The automotive battery is an electrochemical device, which means its operation depends upon chemical and electrical actions. The function of the automotive battery is to supply a sufficient amount of electricity to operate the starting and ignition systems while starting the engine. It also acts as a voltage stabilizer by providing electricity to the automobile's electrical components, such as headlights and other electrical accessories, especially when the alternator can't carry the electric load. On the other hand, the battery is limited in its capacity and not capable of providing all the power required by the automobile.
- Batteries in cars store electrical data (i.e., the clock or PCM data). Most importantly, the battery is used to deliver enough current to the starter to turn over the engine. When current is withdrawn from the battery, chemical actions take place to produce the current flow. In a sense, the chemicals in the battery are used up by this action. Thus, after a certain amount of current has been withdrawn for a certain length of time, the battery becomes discharged.
- To recharge the battery, current from some external source, such as an alternator or battery charger, must be forced through it in the charging direction.
- Generally, a fully charged battery should have a voltage of more than 12.6 volts and has an expected lifespan of 3 to 5 years before replacement. However, its lifespan also depends on the demands of the vehicle's electrical components as well as the driving habits, which all affect the battery's longevity.
- A battery has a limited life, but some of these conditions can also shorten its lifespan. Battery life can be shortened by high temperatures caused by overcharging or engine heat, while low temperatures can induce freezing or weak electrolyte. In addition, overcharging produces gassing and excessive internal heat, resulting in a loss of electrolyte level. Loss of electrolytes also happened due to a cracked case and poor maintenance.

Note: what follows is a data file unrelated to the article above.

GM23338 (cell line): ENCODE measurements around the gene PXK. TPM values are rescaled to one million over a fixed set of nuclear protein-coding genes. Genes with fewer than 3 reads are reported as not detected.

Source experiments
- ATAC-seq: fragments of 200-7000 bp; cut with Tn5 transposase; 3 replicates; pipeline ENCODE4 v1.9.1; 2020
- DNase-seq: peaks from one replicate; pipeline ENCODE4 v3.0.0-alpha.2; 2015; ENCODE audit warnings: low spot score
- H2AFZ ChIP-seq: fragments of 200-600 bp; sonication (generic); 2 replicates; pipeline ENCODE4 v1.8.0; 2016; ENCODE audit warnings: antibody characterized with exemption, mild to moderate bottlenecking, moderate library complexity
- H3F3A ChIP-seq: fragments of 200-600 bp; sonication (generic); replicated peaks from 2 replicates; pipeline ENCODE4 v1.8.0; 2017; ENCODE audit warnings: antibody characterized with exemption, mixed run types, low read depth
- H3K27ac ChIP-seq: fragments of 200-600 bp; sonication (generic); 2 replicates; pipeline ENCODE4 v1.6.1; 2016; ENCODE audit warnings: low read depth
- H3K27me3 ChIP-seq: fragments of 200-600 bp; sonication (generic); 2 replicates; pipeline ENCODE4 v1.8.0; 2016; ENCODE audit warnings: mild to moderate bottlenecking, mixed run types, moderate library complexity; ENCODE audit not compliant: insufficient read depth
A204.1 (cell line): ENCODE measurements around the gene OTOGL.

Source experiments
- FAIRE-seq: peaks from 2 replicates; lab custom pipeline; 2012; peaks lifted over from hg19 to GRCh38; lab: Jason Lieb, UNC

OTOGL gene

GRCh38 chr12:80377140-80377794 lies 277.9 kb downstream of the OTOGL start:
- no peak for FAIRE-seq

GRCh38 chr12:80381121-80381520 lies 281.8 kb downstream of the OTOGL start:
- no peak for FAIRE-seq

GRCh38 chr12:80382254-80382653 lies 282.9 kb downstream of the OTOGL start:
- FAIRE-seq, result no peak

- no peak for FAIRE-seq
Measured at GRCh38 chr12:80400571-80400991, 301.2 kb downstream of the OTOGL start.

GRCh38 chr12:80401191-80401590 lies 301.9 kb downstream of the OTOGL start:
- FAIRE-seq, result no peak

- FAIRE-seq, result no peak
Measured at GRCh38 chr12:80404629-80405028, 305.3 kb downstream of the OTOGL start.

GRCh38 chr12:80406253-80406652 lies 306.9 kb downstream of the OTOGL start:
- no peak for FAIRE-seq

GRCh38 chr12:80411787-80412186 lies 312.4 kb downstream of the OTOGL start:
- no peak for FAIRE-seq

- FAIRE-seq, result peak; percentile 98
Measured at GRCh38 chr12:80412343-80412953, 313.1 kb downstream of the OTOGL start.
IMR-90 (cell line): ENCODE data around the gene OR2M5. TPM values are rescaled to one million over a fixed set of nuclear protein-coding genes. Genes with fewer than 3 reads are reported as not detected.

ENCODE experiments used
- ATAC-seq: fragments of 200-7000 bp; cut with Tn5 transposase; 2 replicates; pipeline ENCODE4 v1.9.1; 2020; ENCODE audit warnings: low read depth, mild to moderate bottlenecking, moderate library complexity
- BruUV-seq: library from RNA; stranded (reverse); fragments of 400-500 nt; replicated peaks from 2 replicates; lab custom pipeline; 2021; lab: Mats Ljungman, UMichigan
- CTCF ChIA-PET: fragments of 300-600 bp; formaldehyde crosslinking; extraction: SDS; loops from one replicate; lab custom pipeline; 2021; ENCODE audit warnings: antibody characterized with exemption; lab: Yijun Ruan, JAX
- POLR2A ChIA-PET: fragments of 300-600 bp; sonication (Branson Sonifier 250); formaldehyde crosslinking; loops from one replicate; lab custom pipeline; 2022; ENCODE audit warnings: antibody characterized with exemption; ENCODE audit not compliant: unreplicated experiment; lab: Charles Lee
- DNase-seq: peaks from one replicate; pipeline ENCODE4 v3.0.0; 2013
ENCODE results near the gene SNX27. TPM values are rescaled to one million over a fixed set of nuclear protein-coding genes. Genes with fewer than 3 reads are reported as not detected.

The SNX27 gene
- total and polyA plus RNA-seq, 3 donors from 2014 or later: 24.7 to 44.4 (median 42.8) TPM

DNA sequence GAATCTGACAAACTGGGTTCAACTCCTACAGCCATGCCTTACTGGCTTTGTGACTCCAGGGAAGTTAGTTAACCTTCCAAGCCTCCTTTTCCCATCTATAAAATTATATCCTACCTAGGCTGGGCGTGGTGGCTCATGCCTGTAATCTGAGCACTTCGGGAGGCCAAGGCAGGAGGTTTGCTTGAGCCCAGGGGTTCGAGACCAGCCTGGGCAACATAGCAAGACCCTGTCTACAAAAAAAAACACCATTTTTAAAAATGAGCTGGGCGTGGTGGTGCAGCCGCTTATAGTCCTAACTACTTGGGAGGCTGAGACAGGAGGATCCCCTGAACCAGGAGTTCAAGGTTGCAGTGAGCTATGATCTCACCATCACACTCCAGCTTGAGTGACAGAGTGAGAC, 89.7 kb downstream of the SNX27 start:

- Undercharging causes sulfate to harden on the plates, making it tough to remove with normal charging. Corrosion raises electrical resistance, lowering the available voltage and charging efficiency. Lastly, the loss of active material from the positive plates may also result from repeated cycling from fully charged to fully discharged.
Battery Light Indicator
- Typically, the battery light glows during ignition and then turns off once the engine is running. It's not a good idea to drive with a battery light is on. If this light indicator comes on, turn off the unnecessary electricity components in your vehicle to preserve the remaining charge in the battery. It tells that something is wrong with your charging system, which could be a weak battery, a faulty voltage regulator, or a failing alternator. When the alternator in your vehicle is not working, the battery can quickly lose charge if disregarded. If the charge in the battery completely drains, the vehicle will lose its power and stop its operation.
- A battery bracket, commonly known as batter hold-down, is a metal brace or base clamp that secures the battery in place. It prevents the battery from moving when the vehicle drives up and down slopes, corners, bumps, potholes, and through hard stops. When not installed, the battery may potentially tip over and fails the vehicles' operation.